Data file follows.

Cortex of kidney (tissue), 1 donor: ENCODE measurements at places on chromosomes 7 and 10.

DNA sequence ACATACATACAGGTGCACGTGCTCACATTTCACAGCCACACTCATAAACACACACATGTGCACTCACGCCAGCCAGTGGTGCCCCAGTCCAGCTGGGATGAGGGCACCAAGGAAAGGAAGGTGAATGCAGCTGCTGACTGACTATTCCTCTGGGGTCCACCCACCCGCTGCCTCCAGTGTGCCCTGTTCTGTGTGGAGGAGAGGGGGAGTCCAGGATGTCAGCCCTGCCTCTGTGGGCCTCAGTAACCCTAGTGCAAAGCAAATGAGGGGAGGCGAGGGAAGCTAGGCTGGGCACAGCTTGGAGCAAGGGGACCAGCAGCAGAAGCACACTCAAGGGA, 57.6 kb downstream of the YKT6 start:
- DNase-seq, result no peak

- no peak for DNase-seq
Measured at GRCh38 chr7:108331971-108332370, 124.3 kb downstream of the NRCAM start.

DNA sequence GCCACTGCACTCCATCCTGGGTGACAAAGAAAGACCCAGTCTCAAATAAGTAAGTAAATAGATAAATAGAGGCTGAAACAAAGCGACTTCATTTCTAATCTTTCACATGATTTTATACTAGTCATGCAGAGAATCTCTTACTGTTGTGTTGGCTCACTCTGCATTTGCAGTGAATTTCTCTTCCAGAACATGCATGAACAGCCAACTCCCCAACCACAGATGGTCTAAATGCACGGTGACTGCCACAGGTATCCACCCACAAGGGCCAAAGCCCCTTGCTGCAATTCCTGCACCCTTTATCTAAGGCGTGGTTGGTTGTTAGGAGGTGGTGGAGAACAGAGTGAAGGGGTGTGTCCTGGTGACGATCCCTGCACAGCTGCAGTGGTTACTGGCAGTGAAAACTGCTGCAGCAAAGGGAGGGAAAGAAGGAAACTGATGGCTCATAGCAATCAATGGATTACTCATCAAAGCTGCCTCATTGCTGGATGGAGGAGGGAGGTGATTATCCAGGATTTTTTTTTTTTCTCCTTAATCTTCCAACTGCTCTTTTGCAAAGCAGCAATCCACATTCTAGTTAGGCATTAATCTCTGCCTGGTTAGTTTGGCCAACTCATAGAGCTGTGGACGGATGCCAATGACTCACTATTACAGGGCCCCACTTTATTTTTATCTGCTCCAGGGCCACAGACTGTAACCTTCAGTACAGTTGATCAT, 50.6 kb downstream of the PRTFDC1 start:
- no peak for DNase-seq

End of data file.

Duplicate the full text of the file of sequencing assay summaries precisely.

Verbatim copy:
Cortex of kidney (tissue), 1 donor: ENCODE measurements at places on chromosomes 7 and 10.

DNA sequence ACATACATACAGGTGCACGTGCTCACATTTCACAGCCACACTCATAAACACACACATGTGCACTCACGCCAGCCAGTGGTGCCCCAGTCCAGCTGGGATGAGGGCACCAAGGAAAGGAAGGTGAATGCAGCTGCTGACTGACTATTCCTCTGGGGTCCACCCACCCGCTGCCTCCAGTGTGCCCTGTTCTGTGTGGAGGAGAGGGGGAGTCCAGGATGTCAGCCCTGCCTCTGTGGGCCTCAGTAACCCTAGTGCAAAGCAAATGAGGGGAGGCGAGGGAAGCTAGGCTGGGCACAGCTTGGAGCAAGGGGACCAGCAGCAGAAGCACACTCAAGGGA, 57.6 kb downstream of the YKT6 start:
- DNase-seq, result no peak

- no peak for DNase-seq
Measured at GRCh38 chr7:108331971-108332370, 124.3 kb downstream of the NRCAM start.

DNA sequence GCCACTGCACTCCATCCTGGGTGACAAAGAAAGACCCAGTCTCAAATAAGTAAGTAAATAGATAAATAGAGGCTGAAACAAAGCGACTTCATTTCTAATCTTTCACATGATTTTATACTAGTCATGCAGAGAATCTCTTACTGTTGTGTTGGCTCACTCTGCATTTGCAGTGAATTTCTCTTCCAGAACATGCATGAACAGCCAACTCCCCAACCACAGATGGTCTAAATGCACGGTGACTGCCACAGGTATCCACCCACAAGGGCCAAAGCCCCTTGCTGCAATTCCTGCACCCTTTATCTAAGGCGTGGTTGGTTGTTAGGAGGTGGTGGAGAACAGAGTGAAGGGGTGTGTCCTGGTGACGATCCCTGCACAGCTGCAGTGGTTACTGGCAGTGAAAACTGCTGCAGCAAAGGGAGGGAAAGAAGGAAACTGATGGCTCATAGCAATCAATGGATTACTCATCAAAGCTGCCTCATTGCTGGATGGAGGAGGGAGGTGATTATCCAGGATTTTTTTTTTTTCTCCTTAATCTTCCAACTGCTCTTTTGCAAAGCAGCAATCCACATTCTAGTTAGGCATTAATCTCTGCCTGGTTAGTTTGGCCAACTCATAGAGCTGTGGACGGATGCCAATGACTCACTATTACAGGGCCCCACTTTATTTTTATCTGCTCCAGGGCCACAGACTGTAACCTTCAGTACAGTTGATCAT, 50.6 kb downstream of the PRTFDC1 start:
- no peak for DNase-seq